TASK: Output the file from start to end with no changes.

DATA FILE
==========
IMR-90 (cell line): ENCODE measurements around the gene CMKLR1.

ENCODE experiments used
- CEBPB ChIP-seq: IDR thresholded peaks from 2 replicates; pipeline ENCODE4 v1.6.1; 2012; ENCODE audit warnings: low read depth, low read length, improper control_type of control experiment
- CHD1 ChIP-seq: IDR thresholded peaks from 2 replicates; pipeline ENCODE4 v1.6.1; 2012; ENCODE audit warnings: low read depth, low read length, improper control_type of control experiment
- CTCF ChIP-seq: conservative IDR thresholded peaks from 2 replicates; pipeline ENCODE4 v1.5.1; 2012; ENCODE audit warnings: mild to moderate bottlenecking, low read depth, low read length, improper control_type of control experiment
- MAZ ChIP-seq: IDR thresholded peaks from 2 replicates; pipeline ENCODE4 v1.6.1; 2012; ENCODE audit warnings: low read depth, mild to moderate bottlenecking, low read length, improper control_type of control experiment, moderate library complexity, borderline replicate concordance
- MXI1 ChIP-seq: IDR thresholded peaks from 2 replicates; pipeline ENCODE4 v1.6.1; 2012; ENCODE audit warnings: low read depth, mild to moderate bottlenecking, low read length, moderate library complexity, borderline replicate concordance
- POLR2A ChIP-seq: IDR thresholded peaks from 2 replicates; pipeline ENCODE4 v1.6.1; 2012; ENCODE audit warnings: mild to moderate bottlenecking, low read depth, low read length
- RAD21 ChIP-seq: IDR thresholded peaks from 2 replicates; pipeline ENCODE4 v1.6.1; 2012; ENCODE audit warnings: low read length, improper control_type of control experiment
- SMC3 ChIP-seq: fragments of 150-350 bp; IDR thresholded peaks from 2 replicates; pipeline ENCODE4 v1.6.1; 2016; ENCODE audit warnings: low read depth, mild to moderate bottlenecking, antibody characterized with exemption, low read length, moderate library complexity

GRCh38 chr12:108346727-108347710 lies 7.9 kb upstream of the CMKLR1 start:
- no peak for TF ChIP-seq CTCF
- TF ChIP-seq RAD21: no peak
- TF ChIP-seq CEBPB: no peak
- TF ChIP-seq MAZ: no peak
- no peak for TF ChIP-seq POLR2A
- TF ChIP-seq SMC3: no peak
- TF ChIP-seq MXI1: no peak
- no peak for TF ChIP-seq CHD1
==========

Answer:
IMR-90 (cell line): ENCODE measurements around the gene CMKLR1.

ENCODE experiments used
- CEBPB ChIP-seq: IDR thresholded peaks from 2 replicates; pipeline ENCODE4 v1.6.1; 2012; ENCODE audit warnings: low read depth, low read length, improper control_type of control experiment
- CHD1 ChIP-seq: IDR thresholded peaks from 2 replicates; pipeline ENCODE4 v1.6.1; 2012; ENCODE audit warnings: low read depth, low read length, improper control_type of control experiment
- CTCF ChIP-seq: conservative IDR thresholded peaks from 2 replicates; pipeline ENCODE4 v1.5.1; 2012; ENCODE audit warnings: mild to moderate bottlenecking, low read depth, low read length, improper control_type of control experiment
- MAZ ChIP-seq: IDR thresholded peaks from 2 replicates; pipeline ENCODE4 v1.6.1; 2012; ENCODE audit warnings: low read depth, mild to moderate bottlenecking, low read length, improper control_type of control experiment, moderate library complexity, borderline replicate concordance
- MXI1 ChIP-seq: IDR thresholded peaks from 2 replicates; pipeline ENCODE4 v1.6.1; 2012; ENCODE audit warnings: low read depth, mild to moderate bottlenecking, low read length, moderate library complexity, borderline replicate concordance
- POLR2A ChIP-seq: IDR thresholded peaks from 2 replicates; pipeline ENCODE4 v1.6.1; 2012; ENCODE audit warnings: mild to moderate bottlenecking, low read depth, low read length
- RAD21 ChIP-seq: IDR thresholded peaks from 2 replicates; pipeline ENCODE4 v1.6.1; 2012; ENCODE audit warnings: low read length, improper control_type of control experiment
- SMC3 ChIP-seq: fragments of 150-350 bp; IDR thresholded peaks from 2 replicates; pipeline ENCODE4 v1.6.1; 2016; ENCODE audit warnings: low read depth, mild to moderate bottlenecking, antibody characterized with exemption, low read length, moderate library complexity

GRCh38 chr12:108346727-108347710 lies 7.9 kb upstream of the CMKLR1 start:
- no peak for TF ChIP-seq CTCF
- TF ChIP-seq RAD21: no peak
- TF ChIP-seq CEBPB: no peak
- TF ChIP-seq MAZ: no peak
- no peak for TF ChIP-seq POLR2A
- TF ChIP-seq SMC3: no peak
- TF ChIP-seq MXI1: no peak
- no peak for TF ChIP-seq CHD1